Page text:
12th Annual Symposium
Physics of Cancer
Aug 30 - Sept 1, 2021
|PoC - Physics of Cancer - Annual Symposium|
All bark and no bite?: Studying the role of YAP in a novel, stiffness-dependent multicellular tumour spheroid invasion model with high- and super-resolution imaging
Randall Centre for Cell and Molecular Biophysics, King's College London, Newcomen Street, London, UK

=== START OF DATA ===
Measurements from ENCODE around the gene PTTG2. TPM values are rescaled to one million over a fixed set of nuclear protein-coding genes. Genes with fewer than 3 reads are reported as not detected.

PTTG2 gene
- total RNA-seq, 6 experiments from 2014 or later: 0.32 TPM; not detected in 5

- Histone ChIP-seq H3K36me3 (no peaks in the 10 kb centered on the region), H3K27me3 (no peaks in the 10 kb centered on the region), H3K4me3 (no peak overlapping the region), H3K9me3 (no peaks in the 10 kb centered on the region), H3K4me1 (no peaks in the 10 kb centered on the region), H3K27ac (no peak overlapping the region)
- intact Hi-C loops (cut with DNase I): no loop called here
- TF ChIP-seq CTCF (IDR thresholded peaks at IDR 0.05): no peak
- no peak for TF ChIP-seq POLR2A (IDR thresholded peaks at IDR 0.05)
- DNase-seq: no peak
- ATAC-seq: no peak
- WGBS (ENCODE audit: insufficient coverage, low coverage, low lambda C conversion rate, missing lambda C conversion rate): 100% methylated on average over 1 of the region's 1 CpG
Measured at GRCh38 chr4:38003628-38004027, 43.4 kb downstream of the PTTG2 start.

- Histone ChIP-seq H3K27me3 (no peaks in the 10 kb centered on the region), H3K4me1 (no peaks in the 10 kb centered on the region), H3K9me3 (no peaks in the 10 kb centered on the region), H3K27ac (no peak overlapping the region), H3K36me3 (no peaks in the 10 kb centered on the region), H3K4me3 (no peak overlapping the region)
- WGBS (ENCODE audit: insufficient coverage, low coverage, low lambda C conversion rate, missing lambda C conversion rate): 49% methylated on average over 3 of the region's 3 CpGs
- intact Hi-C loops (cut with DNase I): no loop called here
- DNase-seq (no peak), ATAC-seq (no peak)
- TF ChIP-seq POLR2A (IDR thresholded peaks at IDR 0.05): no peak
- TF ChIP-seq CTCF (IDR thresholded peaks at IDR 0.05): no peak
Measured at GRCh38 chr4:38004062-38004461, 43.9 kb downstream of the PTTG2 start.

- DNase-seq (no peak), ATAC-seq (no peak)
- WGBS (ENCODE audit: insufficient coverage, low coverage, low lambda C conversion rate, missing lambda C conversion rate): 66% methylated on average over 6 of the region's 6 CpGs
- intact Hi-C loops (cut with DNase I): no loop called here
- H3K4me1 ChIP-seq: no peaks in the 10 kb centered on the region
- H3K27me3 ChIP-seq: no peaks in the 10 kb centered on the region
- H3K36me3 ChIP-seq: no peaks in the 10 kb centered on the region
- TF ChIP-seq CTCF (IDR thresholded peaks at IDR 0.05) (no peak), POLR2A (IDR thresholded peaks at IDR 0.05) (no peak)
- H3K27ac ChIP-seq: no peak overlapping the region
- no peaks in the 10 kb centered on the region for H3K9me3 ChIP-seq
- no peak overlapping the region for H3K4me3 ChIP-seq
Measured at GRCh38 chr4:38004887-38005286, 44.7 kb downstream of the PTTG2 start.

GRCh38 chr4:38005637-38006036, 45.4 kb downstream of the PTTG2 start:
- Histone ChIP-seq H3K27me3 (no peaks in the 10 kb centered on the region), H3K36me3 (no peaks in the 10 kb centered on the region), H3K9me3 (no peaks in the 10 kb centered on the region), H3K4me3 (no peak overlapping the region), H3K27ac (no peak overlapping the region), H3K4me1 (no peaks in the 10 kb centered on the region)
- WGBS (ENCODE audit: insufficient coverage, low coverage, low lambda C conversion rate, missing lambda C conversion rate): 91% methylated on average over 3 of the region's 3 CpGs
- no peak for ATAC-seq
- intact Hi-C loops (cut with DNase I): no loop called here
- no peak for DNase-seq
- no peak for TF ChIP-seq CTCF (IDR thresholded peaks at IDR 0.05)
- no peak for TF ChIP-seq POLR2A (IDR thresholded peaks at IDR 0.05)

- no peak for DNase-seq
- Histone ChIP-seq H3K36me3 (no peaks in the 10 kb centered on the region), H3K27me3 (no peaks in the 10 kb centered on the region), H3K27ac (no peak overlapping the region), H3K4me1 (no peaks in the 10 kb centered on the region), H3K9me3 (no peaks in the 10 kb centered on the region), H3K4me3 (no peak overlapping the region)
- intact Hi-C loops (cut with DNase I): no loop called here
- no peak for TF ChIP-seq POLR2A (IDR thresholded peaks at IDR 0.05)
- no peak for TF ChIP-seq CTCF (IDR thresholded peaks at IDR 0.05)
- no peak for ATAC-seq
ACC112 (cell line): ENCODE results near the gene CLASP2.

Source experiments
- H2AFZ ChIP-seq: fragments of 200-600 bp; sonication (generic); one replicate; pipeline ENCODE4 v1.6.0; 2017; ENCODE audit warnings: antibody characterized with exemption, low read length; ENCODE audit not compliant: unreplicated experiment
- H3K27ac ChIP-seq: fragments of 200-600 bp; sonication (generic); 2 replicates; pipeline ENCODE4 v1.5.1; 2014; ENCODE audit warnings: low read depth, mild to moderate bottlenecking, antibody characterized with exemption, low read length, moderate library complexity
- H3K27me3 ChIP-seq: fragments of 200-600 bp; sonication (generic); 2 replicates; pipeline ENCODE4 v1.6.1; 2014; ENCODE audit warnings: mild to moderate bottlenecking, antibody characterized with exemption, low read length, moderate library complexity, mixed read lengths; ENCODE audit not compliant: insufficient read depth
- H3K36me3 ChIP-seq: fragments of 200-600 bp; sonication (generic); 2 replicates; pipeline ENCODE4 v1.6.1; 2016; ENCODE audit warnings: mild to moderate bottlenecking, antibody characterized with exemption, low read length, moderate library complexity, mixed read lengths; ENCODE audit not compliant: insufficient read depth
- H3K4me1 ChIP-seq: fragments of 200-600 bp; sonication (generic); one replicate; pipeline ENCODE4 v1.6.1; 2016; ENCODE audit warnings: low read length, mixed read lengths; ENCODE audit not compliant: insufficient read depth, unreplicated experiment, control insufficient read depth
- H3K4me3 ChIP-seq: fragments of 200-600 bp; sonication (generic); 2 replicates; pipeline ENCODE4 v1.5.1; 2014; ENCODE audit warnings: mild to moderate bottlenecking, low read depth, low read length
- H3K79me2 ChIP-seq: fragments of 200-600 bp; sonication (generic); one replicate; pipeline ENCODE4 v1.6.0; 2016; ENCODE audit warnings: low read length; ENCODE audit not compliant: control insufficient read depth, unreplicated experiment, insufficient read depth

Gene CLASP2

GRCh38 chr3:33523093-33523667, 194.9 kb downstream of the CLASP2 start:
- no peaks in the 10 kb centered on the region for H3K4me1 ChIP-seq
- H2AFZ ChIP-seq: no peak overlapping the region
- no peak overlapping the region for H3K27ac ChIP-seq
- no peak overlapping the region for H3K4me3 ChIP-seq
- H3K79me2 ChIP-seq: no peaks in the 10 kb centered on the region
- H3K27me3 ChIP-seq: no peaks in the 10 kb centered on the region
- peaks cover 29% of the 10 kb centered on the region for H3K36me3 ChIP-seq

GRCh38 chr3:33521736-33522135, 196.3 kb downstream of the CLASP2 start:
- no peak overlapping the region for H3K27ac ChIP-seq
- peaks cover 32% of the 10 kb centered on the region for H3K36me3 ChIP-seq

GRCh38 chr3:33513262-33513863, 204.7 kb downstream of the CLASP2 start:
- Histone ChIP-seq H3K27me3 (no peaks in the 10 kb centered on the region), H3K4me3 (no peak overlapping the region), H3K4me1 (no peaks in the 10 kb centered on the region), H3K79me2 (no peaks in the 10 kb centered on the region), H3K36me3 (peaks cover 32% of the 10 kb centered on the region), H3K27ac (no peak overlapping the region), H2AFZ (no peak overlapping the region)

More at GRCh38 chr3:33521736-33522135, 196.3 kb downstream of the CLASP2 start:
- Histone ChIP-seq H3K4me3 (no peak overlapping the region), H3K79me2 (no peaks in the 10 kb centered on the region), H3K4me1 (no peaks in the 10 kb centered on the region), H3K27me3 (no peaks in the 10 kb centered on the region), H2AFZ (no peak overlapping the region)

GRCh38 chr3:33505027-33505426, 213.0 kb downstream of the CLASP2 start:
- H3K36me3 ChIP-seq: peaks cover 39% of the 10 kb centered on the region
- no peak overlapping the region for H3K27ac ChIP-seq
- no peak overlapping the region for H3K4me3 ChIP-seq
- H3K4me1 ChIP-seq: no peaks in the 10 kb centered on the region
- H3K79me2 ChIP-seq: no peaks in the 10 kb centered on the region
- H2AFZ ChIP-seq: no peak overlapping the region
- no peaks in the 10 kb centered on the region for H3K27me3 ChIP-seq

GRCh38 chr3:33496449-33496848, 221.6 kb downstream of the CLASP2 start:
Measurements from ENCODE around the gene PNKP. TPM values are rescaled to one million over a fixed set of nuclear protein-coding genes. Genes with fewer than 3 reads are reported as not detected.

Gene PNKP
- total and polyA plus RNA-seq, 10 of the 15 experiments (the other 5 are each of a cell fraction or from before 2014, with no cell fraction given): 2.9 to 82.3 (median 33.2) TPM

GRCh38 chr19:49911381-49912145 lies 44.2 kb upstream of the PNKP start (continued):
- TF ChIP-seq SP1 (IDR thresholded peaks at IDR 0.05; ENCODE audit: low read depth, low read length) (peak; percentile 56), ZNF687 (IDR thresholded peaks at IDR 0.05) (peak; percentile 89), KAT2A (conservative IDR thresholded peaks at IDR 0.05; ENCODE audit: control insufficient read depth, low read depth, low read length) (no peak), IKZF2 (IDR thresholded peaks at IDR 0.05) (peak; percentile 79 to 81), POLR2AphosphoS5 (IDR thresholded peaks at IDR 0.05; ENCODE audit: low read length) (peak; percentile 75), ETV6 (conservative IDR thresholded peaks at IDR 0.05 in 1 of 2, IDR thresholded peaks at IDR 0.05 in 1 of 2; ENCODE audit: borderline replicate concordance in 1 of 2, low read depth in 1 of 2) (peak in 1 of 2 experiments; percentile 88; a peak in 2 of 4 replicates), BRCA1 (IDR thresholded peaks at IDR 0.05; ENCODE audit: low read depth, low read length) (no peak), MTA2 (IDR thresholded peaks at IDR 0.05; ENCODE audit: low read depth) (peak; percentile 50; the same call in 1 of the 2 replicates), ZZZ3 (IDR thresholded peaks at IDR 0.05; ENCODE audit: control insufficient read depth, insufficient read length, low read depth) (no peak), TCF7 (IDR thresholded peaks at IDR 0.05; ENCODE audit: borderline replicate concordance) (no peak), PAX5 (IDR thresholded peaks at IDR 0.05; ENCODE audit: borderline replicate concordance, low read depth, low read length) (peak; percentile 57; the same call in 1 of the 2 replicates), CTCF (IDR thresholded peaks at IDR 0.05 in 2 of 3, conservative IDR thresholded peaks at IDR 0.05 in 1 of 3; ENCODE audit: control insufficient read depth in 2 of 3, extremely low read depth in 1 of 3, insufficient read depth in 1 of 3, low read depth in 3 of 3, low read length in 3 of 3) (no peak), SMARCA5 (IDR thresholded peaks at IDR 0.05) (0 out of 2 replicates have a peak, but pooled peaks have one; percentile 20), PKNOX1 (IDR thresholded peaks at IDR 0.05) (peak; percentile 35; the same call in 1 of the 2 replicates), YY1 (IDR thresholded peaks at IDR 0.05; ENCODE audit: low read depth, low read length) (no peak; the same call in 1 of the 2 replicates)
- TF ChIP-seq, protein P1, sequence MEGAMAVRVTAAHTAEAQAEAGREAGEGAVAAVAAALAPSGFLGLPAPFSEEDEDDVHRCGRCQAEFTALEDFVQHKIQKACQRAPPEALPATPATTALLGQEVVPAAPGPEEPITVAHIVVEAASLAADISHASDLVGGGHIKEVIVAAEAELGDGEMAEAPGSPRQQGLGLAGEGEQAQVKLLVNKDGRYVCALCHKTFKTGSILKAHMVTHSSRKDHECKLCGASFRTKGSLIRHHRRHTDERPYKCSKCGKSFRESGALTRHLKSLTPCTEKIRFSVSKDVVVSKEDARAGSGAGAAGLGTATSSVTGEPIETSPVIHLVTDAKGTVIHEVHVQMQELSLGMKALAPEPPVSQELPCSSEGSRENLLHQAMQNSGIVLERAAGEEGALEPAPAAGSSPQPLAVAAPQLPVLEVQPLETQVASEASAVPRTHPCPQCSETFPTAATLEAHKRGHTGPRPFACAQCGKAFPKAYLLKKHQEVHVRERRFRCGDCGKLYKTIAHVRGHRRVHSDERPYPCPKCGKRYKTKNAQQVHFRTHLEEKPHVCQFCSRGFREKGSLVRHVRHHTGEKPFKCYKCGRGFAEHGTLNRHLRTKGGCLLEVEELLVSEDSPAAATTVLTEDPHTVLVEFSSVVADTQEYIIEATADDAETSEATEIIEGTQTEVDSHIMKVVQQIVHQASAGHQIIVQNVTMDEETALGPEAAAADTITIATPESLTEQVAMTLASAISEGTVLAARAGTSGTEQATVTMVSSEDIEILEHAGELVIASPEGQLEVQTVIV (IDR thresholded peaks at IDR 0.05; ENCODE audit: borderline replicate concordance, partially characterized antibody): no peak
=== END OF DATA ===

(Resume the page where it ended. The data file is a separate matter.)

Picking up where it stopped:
Multicellular tumour spheroids embedded within collagen matrices are a powerful approach for studying invasion and cell-ECM interactions in a versatile manner, with flexibility found in collagen concentration and labelling as well as in differing spheroid sizes or compositions as well as standard biochemical approaches also being utilised such as drug treatments and siRNA. However, given the difficulty in achieving consistent sample preparation, imaging methods are often limited by sample depth and density. To overcome these limitations, we have developed a versatile, micro-fabricated PDMS stamping-based method for consistently embedding spheroids in 3D collagen matrices at a specific position in 3D space to allow for high- and super-resolution imaging in an in vivo-like setting. We have used our method to test the effect of the mechanosensory protein YAP on collective cell invasion from MCF7 and HCC1954 breast cancer spheroids in collagen matrices in a stiffness-dependent manner. Upon YAP inhibition or knockdown, with verteporfin and siRNA respectively, we see a decrease in cell invasion over a 5 day time period compared to controls. Formalin fixation and IF of embedded spheroids shows increased YAP activity in the outer spheroid cells. Collagen staining allows us to image cell-ECM interactions, with significant collagen alignment between HCC1954 spheroids, while rapid high-/super-resolution imaging of multicellular protrusions with the SoRa spinning disk system enables quantification of actin-based protrusions such as filopodia. Super-resolution imaging of filopodia reveals a stiffness-dependent relationship affecting filopodia density and length, while knockdown of YAP with siRNA indicates a role for YAP in filopodia formation. Our method also permits a variety of other applications, such as ECM ablation, spheroid FLIM and study of spheroid-spheroid interactions. In conclusion, this novel method enables reliable imaging of cell-ECM, cell-cell, whole spheroid and inter-spheroid dynamics at a range of magnifications over long periods of time with great flexibility provided by a medley of staining methods, plating in various sample holders and more.